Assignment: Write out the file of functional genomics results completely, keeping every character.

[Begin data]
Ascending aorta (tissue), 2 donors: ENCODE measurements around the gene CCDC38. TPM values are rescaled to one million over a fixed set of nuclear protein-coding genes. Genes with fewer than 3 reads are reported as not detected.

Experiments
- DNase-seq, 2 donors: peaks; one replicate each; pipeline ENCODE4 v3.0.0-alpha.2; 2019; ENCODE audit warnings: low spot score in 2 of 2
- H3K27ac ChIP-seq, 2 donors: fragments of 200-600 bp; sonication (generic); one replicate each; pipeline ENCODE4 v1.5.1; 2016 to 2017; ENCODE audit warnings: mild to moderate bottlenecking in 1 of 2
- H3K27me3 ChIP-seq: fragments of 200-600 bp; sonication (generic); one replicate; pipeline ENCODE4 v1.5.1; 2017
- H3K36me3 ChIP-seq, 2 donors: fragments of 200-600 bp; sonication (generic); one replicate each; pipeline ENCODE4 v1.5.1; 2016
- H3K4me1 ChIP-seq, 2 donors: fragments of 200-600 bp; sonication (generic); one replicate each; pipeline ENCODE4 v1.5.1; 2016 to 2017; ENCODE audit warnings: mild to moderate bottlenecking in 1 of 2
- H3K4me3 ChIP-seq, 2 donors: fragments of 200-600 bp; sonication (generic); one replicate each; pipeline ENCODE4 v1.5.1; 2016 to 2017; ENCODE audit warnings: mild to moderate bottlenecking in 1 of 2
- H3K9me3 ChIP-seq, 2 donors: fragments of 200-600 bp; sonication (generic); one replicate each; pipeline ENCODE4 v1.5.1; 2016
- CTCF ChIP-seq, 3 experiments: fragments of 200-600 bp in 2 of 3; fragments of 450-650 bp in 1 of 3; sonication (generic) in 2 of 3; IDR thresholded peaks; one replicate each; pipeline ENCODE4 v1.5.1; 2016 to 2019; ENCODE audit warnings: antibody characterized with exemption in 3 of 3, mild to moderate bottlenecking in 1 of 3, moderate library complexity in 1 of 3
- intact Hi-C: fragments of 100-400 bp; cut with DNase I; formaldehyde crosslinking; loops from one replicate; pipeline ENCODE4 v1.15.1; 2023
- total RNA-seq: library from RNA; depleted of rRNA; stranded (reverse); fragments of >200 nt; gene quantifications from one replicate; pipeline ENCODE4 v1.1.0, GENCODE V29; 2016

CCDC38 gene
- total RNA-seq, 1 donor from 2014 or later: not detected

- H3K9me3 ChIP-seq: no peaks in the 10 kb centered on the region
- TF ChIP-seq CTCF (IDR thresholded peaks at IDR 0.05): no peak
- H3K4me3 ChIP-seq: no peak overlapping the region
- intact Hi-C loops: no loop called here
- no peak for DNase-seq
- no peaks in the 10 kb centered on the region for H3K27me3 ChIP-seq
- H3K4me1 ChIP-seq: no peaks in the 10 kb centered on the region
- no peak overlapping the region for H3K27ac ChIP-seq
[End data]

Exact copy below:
Ascending aorta (tissue), 2 donors: ENCODE measurements around the gene CCDC38. TPM values are rescaled to one million over a fixed set of nuclear protein-coding genes. Genes with fewer than 3 reads are reported as not detected.

Experiments
- DNase-seq, 2 donors: peaks; one replicate each; pipeline ENCODE4 v3.0.0-alpha.2; 2019; ENCODE audit warnings: low spot score in 2 of 2
- H3K27ac ChIP-seq, 2 donors: fragments of 200-600 bp; sonication (generic); one replicate each; pipeline ENCODE4 v1.5.1; 2016 to 2017; ENCODE audit warnings: mild to moderate bottlenecking in 1 of 2
- H3K27me3 ChIP-seq: fragments of 200-600 bp; sonication (generic); one replicate; pipeline ENCODE4 v1.5.1; 2017
- H3K36me3 ChIP-seq, 2 donors: fragments of 200-600 bp; sonication (generic); one replicate each; pipeline ENCODE4 v1.5.1; 2016
- H3K4me1 ChIP-seq, 2 donors: fragments of 200-600 bp; sonication (generic); one replicate each; pipeline ENCODE4 v1.5.1; 2016 to 2017; ENCODE audit warnings: mild to moderate bottlenecking in 1 of 2
- H3K4me3 ChIP-seq, 2 donors: fragments of 200-600 bp; sonication (generic); one replicate each; pipeline ENCODE4 v1.5.1; 2016 to 2017; ENCODE audit warnings: mild to moderate bottlenecking in 1 of 2
- H3K9me3 ChIP-seq, 2 donors: fragments of 200-600 bp; sonication (generic); one replicate each; pipeline ENCODE4 v1.5.1; 2016
- CTCF ChIP-seq, 3 experiments: fragments of 200-600 bp in 2 of 3; fragments of 450-650 bp in 1 of 3; sonication (generic) in 2 of 3; IDR thresholded peaks; one replicate each; pipeline ENCODE4 v1.5.1; 2016 to 2019; ENCODE audit warnings: antibody characterized with exemption in 3 of 3, mild to moderate bottlenecking in 1 of 3, moderate library complexity in 1 of 3
- intact Hi-C: fragments of 100-400 bp; cut with DNase I; formaldehyde crosslinking; loops from one replicate; pipeline ENCODE4 v1.15.1; 2023
- total RNA-seq: library from RNA; depleted of rRNA; stranded (reverse); fragments of >200 nt; gene quantifications from one replicate; pipeline ENCODE4 v1.1.0, GENCODE V29; 2016

CCDC38 gene
- total RNA-seq, 1 donor from 2014 or later: not detected

- H3K9me3 ChIP-seq: no peaks in the 10 kb centered on the region
- TF ChIP-seq CTCF (IDR thresholded peaks at IDR 0.05): no peak
- H3K4me3 ChIP-seq: no peak overlapping the region
- intact Hi-C loops: no loop called here
- no peak for DNase-seq
- no peaks in the 10 kb centered on the region for H3K27me3 ChIP-seq
- H3K4me1 ChIP-seq: no peaks in the 10 kb centered on the region
- no peak overlapping the region for H3K27ac ChIP-seq